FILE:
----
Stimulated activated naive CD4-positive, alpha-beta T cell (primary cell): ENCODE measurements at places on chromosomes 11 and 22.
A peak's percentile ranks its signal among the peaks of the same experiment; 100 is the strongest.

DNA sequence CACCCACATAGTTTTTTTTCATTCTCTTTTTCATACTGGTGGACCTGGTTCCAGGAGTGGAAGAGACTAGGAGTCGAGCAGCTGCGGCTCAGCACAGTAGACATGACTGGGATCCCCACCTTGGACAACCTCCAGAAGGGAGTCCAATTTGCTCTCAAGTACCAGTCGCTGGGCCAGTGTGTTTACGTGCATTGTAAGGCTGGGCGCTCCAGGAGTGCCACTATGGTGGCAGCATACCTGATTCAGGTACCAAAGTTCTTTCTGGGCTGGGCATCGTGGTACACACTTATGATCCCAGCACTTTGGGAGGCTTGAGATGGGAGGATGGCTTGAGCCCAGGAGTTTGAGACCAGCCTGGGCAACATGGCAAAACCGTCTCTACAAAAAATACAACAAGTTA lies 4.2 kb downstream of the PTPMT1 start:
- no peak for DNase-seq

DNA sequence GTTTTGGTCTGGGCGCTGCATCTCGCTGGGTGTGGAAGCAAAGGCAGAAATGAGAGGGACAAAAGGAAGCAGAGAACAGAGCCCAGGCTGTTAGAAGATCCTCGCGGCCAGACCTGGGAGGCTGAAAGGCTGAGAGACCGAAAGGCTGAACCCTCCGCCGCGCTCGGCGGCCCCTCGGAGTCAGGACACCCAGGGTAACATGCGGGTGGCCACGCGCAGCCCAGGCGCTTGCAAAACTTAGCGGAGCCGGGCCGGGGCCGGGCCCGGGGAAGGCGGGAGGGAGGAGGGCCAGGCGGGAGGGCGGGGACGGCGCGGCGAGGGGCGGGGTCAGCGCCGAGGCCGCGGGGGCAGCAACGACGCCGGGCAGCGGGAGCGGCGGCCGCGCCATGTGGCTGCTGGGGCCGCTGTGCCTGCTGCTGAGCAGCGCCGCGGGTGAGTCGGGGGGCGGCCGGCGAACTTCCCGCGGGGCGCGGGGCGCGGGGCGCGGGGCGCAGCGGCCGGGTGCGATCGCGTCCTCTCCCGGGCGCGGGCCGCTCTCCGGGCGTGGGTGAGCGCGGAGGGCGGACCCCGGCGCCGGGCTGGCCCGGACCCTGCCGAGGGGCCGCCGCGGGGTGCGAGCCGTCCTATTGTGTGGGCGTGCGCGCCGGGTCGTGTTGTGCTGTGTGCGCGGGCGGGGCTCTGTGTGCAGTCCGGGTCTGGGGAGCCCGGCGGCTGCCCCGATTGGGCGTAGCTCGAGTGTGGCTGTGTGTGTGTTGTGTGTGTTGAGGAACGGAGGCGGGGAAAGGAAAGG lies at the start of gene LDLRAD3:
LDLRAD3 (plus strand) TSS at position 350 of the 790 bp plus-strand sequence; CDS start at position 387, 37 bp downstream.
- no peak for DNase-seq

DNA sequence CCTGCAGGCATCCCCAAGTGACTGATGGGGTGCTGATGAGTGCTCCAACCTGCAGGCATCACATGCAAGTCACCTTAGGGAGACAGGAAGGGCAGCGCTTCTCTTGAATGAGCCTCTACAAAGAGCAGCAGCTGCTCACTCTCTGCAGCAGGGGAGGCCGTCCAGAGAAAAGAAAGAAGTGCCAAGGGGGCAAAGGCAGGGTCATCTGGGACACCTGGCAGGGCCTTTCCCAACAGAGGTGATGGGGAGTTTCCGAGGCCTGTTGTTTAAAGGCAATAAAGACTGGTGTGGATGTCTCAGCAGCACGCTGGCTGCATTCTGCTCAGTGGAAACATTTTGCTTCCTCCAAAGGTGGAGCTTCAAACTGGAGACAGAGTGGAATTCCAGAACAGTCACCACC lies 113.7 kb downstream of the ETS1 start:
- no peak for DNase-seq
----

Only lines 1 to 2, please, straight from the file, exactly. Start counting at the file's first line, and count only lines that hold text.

Stimulated activated naive CD4-positive, alpha-beta T cell (primary cell): ENCODE measurements at places on chromosomes 11 and 22.
A peak's percentile ranks its signal among the peaks of the same experiment; 100 is the strongest.